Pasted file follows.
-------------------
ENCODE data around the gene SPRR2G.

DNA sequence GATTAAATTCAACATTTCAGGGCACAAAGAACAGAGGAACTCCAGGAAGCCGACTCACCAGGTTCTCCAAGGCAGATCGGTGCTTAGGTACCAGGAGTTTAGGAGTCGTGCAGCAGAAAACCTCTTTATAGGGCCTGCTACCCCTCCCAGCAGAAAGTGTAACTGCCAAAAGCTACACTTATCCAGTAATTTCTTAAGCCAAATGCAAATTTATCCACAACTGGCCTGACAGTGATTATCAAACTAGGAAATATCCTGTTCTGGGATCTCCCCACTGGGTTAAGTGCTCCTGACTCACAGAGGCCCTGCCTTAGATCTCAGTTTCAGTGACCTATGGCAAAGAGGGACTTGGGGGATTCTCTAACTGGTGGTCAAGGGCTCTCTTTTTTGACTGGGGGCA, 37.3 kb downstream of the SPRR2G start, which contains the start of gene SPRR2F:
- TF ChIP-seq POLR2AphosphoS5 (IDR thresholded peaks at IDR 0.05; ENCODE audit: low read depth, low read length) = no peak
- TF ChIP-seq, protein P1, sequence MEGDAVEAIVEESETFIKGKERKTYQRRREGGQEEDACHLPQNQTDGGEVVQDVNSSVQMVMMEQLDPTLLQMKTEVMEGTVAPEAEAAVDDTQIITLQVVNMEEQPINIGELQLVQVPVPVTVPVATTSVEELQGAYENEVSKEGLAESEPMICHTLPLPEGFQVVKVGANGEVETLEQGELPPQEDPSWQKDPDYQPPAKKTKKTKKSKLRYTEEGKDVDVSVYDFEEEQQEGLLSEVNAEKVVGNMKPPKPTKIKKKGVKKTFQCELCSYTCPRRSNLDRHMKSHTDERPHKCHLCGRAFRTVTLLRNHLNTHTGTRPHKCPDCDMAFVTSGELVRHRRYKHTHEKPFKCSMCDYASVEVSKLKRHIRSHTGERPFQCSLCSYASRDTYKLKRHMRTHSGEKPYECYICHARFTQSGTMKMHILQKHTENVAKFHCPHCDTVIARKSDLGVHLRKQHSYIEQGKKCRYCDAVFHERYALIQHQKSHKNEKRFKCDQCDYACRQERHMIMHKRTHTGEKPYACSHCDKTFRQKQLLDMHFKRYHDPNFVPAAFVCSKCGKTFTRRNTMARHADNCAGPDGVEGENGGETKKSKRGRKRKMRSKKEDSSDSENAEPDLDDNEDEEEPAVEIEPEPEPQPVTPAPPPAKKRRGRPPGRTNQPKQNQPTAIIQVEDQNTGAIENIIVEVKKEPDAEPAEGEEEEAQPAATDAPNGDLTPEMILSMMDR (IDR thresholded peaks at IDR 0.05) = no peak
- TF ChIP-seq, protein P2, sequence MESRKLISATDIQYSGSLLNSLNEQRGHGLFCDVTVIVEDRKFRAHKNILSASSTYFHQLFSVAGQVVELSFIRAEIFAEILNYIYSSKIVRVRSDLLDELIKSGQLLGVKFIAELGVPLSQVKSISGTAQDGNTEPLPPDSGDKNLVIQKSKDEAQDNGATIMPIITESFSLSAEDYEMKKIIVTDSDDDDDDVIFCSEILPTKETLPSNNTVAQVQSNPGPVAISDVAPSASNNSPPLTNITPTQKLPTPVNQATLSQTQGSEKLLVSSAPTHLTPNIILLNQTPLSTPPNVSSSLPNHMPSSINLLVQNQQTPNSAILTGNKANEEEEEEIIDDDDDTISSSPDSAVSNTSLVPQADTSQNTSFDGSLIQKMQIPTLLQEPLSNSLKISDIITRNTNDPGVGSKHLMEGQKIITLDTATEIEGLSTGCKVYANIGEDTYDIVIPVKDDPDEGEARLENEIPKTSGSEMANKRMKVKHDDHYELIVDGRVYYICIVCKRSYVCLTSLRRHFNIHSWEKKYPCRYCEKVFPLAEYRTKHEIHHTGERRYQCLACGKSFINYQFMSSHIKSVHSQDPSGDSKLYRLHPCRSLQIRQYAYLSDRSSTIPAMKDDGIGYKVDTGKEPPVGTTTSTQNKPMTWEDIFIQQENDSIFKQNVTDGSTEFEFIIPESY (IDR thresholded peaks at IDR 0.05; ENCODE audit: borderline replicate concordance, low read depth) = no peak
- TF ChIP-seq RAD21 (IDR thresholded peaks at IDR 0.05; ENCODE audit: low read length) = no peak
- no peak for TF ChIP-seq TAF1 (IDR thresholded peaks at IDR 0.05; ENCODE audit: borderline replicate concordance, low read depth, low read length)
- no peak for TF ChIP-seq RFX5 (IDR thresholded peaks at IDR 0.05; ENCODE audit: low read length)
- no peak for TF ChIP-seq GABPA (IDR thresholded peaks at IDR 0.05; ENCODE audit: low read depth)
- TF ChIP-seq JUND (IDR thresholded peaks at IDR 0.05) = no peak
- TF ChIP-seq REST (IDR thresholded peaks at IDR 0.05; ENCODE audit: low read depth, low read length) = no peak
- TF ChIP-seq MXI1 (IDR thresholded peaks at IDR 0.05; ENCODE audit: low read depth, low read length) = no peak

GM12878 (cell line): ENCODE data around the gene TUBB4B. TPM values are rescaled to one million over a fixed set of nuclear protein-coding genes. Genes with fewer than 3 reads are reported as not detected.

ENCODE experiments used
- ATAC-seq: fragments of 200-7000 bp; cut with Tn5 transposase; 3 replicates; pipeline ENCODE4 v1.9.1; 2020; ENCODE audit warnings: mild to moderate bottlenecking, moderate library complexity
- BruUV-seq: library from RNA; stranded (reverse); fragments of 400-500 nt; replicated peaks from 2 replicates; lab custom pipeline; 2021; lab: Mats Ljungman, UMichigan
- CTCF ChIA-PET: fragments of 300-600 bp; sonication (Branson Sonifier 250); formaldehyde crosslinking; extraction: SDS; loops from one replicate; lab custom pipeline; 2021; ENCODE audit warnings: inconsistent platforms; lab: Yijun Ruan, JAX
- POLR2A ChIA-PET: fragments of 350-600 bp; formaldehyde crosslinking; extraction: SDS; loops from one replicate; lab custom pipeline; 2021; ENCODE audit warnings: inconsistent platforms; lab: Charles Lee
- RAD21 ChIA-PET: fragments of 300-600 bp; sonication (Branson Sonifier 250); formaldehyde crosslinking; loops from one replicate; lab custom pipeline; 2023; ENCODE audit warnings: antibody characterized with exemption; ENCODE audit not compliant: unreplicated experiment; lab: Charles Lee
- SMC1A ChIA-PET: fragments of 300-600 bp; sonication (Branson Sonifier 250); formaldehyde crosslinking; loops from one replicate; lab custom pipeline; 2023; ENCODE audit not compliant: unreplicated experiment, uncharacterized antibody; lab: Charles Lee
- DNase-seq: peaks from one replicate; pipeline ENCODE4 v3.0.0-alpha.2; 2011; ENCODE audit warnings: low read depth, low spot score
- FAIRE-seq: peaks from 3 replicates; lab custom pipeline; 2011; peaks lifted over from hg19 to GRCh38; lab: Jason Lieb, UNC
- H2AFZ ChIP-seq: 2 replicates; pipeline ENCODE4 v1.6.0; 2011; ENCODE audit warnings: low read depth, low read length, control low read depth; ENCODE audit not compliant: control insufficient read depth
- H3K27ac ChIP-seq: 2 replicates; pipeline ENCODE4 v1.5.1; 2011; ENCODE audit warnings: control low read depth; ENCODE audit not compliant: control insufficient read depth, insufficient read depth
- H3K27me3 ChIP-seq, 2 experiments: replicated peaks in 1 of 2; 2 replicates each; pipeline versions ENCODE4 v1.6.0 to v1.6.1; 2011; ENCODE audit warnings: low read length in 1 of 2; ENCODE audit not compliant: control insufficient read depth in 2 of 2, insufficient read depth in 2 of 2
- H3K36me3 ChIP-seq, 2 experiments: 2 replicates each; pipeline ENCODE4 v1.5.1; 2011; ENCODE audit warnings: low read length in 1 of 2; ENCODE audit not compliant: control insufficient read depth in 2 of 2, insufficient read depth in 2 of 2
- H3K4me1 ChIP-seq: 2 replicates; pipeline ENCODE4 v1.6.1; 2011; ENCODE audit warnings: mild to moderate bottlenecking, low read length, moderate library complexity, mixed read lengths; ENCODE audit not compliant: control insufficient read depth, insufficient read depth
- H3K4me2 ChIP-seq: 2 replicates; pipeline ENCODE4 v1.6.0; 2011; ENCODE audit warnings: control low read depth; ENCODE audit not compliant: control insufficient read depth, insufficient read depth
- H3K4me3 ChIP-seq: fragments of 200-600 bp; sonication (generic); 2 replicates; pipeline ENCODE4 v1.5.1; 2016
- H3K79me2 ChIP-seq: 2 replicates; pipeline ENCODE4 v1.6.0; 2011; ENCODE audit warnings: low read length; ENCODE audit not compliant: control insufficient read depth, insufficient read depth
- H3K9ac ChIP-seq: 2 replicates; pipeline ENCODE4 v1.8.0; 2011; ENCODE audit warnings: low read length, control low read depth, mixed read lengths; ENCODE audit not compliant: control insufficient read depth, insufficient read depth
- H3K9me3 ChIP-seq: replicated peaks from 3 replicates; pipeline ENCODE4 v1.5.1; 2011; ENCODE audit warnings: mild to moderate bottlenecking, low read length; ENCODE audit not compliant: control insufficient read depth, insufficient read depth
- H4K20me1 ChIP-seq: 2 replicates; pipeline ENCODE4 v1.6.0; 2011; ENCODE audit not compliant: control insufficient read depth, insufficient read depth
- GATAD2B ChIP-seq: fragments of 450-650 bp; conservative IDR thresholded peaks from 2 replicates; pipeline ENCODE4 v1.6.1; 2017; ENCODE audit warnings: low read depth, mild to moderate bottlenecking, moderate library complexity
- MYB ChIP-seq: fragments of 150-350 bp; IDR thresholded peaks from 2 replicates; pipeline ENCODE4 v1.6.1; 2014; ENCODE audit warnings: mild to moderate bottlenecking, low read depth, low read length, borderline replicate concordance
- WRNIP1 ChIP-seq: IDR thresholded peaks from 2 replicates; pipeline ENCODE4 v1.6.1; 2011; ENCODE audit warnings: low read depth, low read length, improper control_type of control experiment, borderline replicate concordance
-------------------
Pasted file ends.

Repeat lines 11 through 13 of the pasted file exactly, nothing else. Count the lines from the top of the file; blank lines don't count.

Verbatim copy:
- TF ChIP-seq REST (IDR thresholded peaks at IDR 0.05; ENCODE audit: low read depth, low read length) = no peak
- TF ChIP-seq MXI1 (IDR thresholded peaks at IDR 0.05; ENCODE audit: low read depth, low read length) = no peak

GM12878 (cell line): ENCODE data around the gene TUBB4B. TPM values are rescaled to one million over a fixed set of nuclear protein-coding genes. Genes with fewer than 3 reads are reported as not detected.